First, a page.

What Areas of Europe Were Known for Producing the Best Arms/Armor 1300-1500?

Ichon

Ad Honorem
Mar 2013
3,614
#3
Milan, Augsberg, and Nuremburg were particularly well established but there were a few areas with very good armourers.
 

Frank81

Ad Honorem
Feb 2010
5,048
Canary Islands-Spain
#5
Southern Germany and Northern Italy.
This, and nothing else.

I always heard that Toledo Steel (Spain) was superior.
Hype, in fact, the best metal working area of Spain was the Basque Country. Even so, metal working was a little behind of Germany and Italy, that's why specialist from these countries were hired to work in the Iberian Peninsula
 
Oct 2015
5,222
Matosinhos Portugal
#6
I have always heard that China was superior in weapons and boats, it was they who discovered North America before the C.Colombo
 
Last edited:
Apr 2018
280
USA
#7
I always heard that Toledo Steel (Spain) was superior.

The metal quality of weapons didn't necessarily match the quality of armor plates being produced.






During the late middle ages the average quality of european plate armors steadily increased, peaking during the late 15th century in southern Germany and Northern Italy as others have said. During the 16th century however the metallurgical quality of armor declined significantly and even major armoring centers started churning out wrought iron plates exclusively.
 
Jul 2016
9,468
USA
#8
I always heard that Toledo Steel (Spain) was superior.
The iron ore from that region was extremely high quality, but not iron working so much. The iron in its natural state how low number of impurities while being rich in good stuff like manganese and molybdenum, making it easier to work into a quality hardened product.
 
Feb 2011
6,452
#9
I have always heard that China was superior in weapons and boats, it was they who discovered North America before the C.Colombo

The travesty this man made of Chinese history cannot be over-emphasized:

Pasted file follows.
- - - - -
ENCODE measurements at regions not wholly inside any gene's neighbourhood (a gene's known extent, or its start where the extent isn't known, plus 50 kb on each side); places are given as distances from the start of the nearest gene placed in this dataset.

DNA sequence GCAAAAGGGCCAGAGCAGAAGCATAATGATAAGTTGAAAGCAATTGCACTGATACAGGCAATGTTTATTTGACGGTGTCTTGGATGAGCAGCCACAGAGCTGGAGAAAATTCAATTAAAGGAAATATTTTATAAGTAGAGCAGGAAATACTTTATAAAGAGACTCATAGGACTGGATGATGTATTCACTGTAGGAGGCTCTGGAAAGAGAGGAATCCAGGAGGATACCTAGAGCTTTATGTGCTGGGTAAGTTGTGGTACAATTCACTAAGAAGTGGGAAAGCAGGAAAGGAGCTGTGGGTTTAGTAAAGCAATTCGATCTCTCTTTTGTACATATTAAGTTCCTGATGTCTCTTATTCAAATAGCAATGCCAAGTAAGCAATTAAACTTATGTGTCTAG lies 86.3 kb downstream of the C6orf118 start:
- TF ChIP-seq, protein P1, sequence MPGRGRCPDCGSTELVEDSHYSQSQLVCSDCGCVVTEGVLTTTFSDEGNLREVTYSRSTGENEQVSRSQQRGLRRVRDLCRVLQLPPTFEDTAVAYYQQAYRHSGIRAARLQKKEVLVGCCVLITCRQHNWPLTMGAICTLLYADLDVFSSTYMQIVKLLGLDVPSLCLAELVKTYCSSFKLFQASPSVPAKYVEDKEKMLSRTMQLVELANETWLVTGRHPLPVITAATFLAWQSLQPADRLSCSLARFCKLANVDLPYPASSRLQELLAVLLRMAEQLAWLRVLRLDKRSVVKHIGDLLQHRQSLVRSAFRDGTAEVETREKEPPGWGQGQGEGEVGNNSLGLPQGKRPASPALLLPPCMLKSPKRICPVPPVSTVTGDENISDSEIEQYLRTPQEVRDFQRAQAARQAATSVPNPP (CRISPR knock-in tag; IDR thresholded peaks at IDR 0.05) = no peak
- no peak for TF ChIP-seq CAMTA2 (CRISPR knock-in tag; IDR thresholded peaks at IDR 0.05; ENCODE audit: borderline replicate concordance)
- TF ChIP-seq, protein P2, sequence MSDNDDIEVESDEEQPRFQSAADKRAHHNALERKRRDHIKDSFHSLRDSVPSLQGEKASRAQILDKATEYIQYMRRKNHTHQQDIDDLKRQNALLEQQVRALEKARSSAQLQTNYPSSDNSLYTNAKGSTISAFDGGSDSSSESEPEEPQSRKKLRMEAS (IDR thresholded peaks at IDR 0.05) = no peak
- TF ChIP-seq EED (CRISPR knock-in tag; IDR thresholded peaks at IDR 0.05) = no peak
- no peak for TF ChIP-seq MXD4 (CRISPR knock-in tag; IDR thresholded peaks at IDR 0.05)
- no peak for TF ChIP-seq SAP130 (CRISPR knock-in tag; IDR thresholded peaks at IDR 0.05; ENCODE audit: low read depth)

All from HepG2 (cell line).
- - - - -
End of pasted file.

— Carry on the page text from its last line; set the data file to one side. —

You got legit historians both Chinese and non-Chinese saying there's no proof to this guy's claims.... but because it's good clickbait the media jumped on this stuff and now one man's pet theory became a widely held misconception. The difference between clickbait and legit history is this: One knows the difference between probable and possible, the other does not.
 
Nov 2013
705
Texas
#10
Of course, it' worth noting Chinese mettalurgy was nothing to sneeze at.


Even as late as 1850s the United States steel magnate William Kelly hired Chinese experts to help with his iron . According to Wikipedia:


Kelly started experimenting with his "air-boiling process," a process of blowing air up through molten iron to reduce the carbon content, in the 1850s. His initial goal was to reduce the amount of fuel required for iron and steel making, because of the immense amount of timber required to make the charcoal. He discovered that the injected air did not cool the molten iron, but instead combined with the carbon to cause the iron to boil and burn violently until the carbon was greatly reduced, improving the quality of the iron or converting it to steel.[2][3] His iron workers may have contributed to his discovery. According to Kelly's biography, in 1854 he hired Chinese iron workers through a New York teahouse. Historian of metallurgy Donald Wagner notes that a similar process was already extant in China, and that Kelly's Chinese iron workers were likely familiar with how molten cast iron behaved under an air blast. The engineer William Phillips, after a trip to Eddyville, wrote in 1899 that "the Chinese had refined iron by blowing air into it a great many years ago, and I have thought that Kelly, in asking for Chinese laborers, would naturally require the services of those who had some knowledge of the iron business."[4]


A similar process was later independently invented and patented by Henry Bessemer in 1856...............